Next week I have my first vendor show to support the Senior Bash for the Class of 2014. I can't wait! It will be super, super fun and I am going to have a bunch of cash and carry products with me too. My goal there isn't necessarily to sell a bunch (although that would be awesome!) but rather to book parties for April and May. (My March is already full.) I'm super excited because there are supposed to be a ton of vendors so it will be fun. A long day but fun. 

 
This week we've really been digging into the last of our math unit on decimals. Some of my kids were still really getting hung up on the decimal place if you had a number written only to the tenths and then another written to the hundredths. As I was demonstrating one day, it occurred to me it was like bunk beds--so I turned to my friends and said with all seriousness, "Okay friends, if you were going to sleep in a bunk bed and the legs weren't lined up, what would happen?" They all responded that the beds would crash down. "You're RIGHT!" I exclaimed. So using my two fists, I pretended they were the decimals and put them on top of each other, then moved them over. "If they aren't aligned, no one is getting a good night's sleep, right?" They agreed. So we rewrote the problem with the decimals lined up like they should be and I said, "hmmm, this looks funny to me" (because one was a tenth, the other was a hundredth). I pretended to ponder it for a second and said, "well, I lined up  my bunk beds but something just isn't right" and turned back to my friends, "can anyone help me?" That's all it took. The lightbulbs came on and a chorus of friends said "add your invisible zero!" and it was magic. The heavens shined down upon us and angels sang.  It was really awesome.

No idea where that bunk beds thing came from -- I literally pulled it out of my ear in the moment. It's the best part of my job. I get to be fun and creative and think up whatever works in the moment for my kids. That's why I totally disagree when people say the Common Core has made teaching less fun. Whatever. If you think that, please leave teaching. Now. (That will make people mad and I may lose a follower or two but too bad people--I  mean it, if you REALLY think the Common Core has made teaching less fun, do us all a favor and resign. Because you are wrong and your students don't deserve a teacher who has given up. I can name a dozen teachers off the top of my head who would love to take your place.) I had someone recently tell me that she didn't respect me as a teacher because I wouldn't resign in protest of Common Core. Excuse me? Fortunately I don't base my worth as a teacher on someone who isn't a teacher and couldn't do my job's opinion.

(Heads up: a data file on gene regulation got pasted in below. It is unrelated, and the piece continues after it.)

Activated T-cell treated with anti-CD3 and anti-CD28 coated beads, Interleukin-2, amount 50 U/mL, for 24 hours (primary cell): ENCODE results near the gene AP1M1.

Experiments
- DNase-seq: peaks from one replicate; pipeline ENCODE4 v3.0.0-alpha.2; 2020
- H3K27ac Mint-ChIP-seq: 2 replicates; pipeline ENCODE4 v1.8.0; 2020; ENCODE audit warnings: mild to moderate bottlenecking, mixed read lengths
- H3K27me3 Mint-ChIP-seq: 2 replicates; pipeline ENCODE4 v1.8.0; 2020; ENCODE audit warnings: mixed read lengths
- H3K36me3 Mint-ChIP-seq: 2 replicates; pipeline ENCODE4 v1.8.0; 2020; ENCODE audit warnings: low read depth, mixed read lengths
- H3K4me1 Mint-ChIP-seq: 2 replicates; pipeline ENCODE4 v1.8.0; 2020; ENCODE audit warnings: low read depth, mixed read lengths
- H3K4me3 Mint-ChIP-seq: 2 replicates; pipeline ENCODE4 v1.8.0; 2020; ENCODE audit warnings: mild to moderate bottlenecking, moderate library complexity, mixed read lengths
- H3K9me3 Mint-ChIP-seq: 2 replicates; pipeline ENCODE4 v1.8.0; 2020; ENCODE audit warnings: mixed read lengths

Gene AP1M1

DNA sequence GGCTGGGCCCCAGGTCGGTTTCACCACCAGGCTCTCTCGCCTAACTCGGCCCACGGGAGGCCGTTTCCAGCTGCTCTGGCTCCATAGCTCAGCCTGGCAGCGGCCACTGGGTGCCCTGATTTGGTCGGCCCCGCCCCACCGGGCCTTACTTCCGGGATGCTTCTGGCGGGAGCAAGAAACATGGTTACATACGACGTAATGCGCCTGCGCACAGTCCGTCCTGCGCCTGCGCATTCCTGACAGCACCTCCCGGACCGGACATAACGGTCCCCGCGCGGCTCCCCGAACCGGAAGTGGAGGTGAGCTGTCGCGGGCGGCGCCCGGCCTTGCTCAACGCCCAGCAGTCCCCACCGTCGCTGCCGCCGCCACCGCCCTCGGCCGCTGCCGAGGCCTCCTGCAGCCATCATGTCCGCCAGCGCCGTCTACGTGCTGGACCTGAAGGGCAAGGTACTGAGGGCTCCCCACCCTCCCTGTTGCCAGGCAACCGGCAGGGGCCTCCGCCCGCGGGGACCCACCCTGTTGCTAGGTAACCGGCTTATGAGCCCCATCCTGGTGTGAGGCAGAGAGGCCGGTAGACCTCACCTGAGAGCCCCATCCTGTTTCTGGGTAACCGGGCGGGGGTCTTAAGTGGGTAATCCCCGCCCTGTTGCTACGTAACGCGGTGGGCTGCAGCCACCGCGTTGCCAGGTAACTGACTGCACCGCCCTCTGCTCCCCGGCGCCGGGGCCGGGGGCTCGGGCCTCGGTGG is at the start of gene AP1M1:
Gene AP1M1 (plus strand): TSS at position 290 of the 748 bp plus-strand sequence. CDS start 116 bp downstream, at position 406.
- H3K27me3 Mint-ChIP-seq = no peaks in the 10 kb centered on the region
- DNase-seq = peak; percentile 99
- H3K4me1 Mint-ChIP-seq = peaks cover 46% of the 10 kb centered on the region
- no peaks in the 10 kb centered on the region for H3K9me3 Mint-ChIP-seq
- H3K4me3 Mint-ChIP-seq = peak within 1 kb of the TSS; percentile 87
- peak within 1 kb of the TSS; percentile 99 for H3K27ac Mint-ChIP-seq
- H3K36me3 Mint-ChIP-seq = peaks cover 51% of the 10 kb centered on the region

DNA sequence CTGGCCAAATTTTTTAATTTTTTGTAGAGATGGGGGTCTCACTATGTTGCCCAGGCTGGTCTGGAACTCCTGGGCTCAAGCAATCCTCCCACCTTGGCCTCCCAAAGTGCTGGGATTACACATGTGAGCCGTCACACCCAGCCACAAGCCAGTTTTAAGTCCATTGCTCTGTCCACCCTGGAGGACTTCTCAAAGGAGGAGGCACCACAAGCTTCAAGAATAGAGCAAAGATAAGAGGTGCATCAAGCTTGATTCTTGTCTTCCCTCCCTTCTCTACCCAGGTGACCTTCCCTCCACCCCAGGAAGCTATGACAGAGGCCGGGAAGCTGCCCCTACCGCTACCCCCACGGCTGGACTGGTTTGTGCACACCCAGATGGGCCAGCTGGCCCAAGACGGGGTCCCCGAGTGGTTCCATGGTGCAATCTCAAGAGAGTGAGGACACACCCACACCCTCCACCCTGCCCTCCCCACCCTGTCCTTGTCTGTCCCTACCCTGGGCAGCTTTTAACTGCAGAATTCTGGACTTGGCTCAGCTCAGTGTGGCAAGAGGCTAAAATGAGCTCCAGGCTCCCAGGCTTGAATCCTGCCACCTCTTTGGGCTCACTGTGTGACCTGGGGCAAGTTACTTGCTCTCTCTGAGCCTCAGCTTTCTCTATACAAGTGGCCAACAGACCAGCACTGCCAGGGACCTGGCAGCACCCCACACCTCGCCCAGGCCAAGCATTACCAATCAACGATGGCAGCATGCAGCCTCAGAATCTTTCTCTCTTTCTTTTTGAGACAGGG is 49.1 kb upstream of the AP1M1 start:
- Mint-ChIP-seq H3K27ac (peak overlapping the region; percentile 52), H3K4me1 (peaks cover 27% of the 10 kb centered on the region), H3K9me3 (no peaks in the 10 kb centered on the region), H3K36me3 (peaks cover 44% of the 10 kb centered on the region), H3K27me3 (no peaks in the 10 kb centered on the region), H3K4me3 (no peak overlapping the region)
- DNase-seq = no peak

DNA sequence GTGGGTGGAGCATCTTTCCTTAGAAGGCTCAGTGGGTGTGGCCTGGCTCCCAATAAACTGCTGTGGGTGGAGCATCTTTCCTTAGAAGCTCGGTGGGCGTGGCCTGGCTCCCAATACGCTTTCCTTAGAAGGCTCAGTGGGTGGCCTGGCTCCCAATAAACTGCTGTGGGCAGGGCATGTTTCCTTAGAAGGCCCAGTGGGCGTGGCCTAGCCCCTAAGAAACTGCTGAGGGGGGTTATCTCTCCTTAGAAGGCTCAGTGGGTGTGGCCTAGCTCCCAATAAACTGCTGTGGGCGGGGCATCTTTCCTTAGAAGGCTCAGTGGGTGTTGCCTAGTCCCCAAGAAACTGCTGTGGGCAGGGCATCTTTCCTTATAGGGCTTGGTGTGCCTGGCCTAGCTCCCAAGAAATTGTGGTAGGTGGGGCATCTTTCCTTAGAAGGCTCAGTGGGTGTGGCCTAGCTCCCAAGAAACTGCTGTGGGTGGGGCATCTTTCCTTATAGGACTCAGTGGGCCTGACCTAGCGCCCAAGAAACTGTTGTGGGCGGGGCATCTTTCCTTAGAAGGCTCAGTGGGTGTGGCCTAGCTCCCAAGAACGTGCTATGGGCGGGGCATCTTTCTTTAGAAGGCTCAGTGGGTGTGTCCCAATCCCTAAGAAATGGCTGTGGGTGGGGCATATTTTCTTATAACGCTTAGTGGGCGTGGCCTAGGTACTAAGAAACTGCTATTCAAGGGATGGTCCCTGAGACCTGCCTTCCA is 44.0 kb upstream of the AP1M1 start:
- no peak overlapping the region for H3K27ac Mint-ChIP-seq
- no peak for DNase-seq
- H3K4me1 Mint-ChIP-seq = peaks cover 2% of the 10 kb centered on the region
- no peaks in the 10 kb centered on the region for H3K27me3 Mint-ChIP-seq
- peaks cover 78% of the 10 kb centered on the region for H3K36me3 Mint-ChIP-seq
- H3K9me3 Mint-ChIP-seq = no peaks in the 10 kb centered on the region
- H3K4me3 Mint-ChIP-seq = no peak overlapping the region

I was really floored by that and by the articles she cited that "prove" how horrible the Common Core is. What.Ever. You know what the problem is? Its that our government puts the cart in front of the horse ALL THE TIME. Instead of giving us 2-3 years of FULL implementation they put the testing in place the same time the Core is fully rolled out. Then when kids do poorly people can blame the Core. And honestly if you do, you are an idiot. (I know, I'm being really mean, aren't I?) You have to stop, look at reality and realize this is just like every other big thing to happen to education. It's going to have bumps and bruises. It is going to take awhile for politicians to realize they don't know everything (or anything) about the reality of teaching actual children and make changes.

I don't hate the Common Core. In fact, I embrace it. Yes it steps things up and its about time too! Is it perfect? No. (Is anything?) I love that if I get a child from {insert state's name} now, they will have been exposed to the EXACT SAME STANDARDS as my students instead of being way behind or way ahead of us (yes that has happened to me, many times). I love that they have taken out crap that doesn't matter and have really gotten down to what does. And yes I know some people say that the CC is developmentally inappropriate at the K/1 level -- I can't comment because I haven't taught those grades. I do know, however, that many, many K-1 teachers have looked at those standards, MADE them developmentally appropriate by tweaking here and there and their kids are thriving.